It was tough to get a read on my performance during the virtual onsite. I think that this is a function of not being in the same room as others and being able to read non-verbal cues. Frankly, I thought that I had bombed the Python portion of the interview. I don't have a degree in CS — I'm self-taught technically and don't code well under pressure.
Being on the other side of interviews now, I realize that at TRM we intentionally hire for strengths as opposed to lack of weaknesses. So the other facets of the interview may have made up for my relative weak performance on the Python portion (e.g., I was able to send across some writing samples from my personal blog — shameless plug here.)
My final-round interview was on a Friday. Esteban called me and gave a verbal offer first thing on Monday morning. I was impressed by the quick turnaround; as a candidate, this made me a lot more excited about the company and the role. I also appreciated that they offered an Amazon gift card as a token of appreciation for completing the take-home challenge, since I was asked to present new work as opposed to work I had done previously. These take-home challenges can be a substantial time investment for candidates, so the fact that TRM recognized this showed that the company is proactively considerate and cares about it's people — be that an employee, a customer, an investor, a partner or a job candidate.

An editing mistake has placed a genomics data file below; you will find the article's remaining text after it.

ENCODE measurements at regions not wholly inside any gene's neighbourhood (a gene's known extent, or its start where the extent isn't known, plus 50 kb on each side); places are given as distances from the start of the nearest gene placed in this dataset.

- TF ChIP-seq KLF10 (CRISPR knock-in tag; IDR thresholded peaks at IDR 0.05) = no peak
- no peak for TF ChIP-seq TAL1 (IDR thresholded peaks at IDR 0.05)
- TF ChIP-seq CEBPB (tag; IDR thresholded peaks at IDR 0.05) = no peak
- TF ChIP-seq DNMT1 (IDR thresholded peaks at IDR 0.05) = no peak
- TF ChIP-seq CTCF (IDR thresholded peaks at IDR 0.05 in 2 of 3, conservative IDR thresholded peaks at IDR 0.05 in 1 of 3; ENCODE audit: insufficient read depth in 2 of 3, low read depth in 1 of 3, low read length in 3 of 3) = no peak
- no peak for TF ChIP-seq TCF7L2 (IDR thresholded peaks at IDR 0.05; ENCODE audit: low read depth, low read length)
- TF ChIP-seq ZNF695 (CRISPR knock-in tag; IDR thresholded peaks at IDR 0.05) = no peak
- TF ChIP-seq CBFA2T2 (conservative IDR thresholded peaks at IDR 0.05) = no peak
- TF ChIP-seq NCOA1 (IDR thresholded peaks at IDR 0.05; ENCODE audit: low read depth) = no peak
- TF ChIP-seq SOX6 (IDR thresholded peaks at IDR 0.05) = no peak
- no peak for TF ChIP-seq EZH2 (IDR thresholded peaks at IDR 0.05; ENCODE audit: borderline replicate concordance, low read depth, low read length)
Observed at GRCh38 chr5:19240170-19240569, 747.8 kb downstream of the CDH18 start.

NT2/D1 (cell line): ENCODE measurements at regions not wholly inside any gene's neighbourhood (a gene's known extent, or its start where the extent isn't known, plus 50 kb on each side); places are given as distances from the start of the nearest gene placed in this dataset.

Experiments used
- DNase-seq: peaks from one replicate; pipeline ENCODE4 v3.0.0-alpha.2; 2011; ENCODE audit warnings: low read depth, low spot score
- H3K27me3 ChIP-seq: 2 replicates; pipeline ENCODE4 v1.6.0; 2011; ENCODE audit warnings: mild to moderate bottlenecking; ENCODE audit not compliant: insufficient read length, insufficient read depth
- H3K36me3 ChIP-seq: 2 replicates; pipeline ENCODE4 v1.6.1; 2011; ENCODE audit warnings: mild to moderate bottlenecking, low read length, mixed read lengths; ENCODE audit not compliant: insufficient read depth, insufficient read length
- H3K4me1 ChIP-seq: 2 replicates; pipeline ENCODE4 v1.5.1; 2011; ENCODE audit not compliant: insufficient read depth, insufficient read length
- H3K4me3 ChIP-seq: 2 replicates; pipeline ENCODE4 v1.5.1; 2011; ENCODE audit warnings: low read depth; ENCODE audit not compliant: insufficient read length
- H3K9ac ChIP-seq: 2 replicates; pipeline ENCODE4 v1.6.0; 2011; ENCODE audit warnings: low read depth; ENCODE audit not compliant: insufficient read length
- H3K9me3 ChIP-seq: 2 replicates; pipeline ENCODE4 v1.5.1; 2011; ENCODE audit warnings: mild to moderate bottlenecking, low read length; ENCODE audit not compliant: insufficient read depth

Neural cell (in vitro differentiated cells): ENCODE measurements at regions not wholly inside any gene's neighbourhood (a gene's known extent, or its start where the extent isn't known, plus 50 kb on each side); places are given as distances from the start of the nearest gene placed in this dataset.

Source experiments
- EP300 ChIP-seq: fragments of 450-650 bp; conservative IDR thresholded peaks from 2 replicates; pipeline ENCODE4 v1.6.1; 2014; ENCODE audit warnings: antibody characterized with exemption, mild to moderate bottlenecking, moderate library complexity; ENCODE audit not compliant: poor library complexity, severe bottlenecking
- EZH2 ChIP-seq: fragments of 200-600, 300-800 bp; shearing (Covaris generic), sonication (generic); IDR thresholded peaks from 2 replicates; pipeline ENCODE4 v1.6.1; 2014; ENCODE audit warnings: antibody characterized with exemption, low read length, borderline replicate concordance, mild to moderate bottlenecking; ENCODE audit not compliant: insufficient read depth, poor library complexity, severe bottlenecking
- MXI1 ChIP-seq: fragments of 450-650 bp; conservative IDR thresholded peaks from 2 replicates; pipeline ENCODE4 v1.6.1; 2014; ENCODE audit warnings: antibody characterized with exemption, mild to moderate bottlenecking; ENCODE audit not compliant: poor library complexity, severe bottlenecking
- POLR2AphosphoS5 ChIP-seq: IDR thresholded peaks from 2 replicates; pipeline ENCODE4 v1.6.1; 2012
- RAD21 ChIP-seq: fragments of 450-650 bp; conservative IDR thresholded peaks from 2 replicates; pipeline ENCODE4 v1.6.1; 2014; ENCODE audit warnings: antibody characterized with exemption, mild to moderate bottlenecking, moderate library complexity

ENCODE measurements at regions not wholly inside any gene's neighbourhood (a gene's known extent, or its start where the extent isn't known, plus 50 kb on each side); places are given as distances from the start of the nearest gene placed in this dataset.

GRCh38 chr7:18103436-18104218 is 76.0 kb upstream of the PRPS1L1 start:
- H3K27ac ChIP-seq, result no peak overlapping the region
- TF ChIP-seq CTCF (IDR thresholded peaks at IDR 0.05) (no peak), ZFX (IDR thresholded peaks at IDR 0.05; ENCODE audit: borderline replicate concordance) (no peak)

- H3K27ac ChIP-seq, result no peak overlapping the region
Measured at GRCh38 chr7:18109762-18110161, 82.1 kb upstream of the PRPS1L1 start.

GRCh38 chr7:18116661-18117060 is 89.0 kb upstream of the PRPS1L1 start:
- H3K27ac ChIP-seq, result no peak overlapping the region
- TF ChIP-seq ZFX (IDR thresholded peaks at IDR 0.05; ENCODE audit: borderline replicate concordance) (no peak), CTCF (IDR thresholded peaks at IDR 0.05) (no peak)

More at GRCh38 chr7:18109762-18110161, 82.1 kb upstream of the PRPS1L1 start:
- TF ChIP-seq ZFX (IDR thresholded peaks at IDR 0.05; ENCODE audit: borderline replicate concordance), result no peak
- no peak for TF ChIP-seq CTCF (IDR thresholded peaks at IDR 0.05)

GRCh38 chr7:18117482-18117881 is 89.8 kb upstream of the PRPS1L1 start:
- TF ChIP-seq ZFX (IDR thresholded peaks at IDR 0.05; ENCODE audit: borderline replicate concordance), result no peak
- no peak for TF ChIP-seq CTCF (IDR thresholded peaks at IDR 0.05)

After getting an offer from TRM, I had some follow-up questions to ensure that the company and role would be a good fit for me. I knew that joining as one of the first 15 employees of a seed-stage, remote startup meant that culture would be extremely important.
Esteban lined up some follow-up casual one-on-one meetings with various team members for me so that I could get a sense of what working at TRM would look like. He also got on the phone with me for about an hour to discuss all of the questions that I had.
Beyond that, two things in particular pushed me over the edge:
- The cocktail party test. If you were at a cocktail party, how excited would you be to discuss your current job? With a job at TRM, I could tell people that I worked in crypto at a blockchain analytics company. That's something that I'd be excited to talk about!
- Backchannel references. I reached out on LinkedIn to a few former employees of TRM, to chat about their experience at the company and why they left. I thought this would give me a more honest assessment of the company, compared to the point of view of current employees who were actively trying to recruit me. One of the people I reached out to was effusive in his praise of TRM. I'll quote him directly:
"WOW this is an excellent strategy that I'm going to do for all my next jobs (reaching out to former employees). So, in short, TRM is a one in a million startup. The biggest names in crypto and fintech as clients, an incredible CEO, and a world class technical team. The primary reason I left was because I got an opportunity to more or less found a startup with a really good friend of mine that I've known for years. Even on my way out, everyone in the company wished me well and even got me a going away gift."
At that point, my decision was made. I negotiated my offer with Esteban and signed on to start working at TRM two weeks later.
12 Months Later